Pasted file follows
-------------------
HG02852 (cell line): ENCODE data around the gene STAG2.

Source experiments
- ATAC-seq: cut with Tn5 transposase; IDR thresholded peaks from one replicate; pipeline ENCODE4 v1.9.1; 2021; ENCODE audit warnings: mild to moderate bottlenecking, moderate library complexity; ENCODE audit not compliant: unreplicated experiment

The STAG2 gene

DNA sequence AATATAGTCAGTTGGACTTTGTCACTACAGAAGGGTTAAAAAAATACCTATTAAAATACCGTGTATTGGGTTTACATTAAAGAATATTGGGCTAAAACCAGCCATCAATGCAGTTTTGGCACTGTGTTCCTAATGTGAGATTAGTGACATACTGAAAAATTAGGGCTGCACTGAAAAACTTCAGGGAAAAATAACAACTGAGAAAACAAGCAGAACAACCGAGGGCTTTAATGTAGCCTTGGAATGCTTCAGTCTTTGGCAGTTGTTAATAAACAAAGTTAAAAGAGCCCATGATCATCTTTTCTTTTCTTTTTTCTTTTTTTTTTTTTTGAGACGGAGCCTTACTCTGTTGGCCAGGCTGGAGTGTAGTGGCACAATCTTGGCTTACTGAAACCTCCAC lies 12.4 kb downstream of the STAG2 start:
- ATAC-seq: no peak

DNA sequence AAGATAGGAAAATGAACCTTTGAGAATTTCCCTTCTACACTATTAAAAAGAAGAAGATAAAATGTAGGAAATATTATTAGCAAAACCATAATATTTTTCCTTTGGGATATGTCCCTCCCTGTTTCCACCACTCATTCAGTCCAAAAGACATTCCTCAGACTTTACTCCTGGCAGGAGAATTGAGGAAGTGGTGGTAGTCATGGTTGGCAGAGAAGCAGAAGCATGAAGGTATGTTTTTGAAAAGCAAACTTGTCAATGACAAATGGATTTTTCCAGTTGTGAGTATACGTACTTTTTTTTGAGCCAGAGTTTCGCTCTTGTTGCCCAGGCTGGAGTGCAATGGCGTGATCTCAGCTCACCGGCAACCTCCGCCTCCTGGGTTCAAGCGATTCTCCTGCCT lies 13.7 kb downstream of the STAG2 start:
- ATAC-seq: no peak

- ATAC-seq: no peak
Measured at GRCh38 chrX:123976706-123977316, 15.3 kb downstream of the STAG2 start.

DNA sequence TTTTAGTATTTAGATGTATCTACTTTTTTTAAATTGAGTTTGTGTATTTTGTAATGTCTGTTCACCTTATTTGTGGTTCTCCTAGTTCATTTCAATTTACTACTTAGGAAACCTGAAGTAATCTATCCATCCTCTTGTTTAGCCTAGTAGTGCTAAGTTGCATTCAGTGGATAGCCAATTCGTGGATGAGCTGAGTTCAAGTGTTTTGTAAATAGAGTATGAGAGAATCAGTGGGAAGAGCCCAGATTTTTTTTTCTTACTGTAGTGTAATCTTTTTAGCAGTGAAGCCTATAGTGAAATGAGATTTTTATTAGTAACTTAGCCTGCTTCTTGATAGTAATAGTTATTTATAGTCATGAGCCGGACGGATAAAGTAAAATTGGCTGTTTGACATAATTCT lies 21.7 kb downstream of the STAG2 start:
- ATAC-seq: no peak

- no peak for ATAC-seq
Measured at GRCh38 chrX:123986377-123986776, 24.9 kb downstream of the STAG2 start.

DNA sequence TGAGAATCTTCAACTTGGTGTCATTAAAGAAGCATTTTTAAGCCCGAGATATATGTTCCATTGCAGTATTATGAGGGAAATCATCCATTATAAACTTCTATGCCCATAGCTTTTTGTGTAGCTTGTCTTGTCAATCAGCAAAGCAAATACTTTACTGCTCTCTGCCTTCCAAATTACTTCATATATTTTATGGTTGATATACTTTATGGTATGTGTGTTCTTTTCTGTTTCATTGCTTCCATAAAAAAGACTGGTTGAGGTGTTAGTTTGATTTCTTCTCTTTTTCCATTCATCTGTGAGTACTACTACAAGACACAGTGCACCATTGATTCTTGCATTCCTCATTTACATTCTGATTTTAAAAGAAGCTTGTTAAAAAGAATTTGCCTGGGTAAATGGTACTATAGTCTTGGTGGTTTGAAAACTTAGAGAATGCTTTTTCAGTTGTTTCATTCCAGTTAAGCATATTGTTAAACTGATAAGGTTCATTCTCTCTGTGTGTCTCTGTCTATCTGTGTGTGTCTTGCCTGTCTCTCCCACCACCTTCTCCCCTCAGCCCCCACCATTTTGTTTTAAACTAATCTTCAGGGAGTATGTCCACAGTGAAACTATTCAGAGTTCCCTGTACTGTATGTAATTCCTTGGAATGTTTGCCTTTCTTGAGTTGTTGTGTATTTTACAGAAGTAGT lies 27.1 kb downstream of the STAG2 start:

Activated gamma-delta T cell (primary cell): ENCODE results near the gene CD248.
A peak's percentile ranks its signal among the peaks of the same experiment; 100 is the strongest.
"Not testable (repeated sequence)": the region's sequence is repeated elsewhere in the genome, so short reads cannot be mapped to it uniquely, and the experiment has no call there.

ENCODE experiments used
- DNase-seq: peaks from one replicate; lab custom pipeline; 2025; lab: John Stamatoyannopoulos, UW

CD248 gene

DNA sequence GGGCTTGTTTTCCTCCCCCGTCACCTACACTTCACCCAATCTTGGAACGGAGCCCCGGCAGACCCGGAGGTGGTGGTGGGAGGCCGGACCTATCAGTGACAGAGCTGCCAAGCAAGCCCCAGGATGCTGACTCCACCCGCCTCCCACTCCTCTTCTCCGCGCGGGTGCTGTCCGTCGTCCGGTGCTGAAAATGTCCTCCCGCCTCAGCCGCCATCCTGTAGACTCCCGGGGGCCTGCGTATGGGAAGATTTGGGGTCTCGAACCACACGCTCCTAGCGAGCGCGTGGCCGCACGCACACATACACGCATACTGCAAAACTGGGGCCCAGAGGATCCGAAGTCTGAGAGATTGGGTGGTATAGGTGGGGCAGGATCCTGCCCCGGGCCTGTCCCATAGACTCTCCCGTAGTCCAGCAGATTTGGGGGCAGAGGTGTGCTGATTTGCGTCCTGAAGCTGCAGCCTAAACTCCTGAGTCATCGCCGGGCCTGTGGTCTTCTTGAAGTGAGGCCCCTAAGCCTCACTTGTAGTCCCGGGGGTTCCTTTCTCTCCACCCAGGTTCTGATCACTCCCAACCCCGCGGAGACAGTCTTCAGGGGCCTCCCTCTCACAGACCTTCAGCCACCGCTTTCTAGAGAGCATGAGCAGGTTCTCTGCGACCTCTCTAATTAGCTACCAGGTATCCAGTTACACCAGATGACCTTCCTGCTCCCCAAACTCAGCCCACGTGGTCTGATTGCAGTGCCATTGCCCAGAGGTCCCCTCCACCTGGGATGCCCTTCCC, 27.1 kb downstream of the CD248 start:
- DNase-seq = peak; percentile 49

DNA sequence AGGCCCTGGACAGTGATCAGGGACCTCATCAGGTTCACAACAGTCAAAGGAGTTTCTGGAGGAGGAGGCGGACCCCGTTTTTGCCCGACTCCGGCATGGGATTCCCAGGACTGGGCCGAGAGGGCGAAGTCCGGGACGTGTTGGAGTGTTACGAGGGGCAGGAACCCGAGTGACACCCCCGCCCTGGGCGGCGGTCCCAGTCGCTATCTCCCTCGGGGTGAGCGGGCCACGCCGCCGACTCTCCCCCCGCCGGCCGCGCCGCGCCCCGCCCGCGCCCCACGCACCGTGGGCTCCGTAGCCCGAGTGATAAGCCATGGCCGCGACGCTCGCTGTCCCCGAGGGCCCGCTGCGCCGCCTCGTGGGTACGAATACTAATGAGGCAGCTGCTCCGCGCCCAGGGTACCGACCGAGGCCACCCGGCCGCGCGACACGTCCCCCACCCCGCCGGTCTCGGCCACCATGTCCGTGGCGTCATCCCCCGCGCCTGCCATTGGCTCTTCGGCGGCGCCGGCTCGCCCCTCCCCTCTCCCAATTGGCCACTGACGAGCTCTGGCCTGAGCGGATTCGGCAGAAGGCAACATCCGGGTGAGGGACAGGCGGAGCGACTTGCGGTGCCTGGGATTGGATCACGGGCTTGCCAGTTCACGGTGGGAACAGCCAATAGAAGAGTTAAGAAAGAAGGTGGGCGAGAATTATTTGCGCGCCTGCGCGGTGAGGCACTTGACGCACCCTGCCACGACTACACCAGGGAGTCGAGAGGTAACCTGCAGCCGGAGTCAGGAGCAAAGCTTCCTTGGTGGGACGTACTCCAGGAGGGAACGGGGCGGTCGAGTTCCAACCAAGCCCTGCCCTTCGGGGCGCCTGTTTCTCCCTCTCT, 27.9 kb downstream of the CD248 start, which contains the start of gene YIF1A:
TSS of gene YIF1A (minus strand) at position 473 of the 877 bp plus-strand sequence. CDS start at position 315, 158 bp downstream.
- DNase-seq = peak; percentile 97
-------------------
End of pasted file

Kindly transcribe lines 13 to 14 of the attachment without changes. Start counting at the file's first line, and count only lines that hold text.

- no peak for ATAC-seq
Measured at GRCh38 chrX:123986377-123986776, 24.9 kb downstream of the STAG2 start.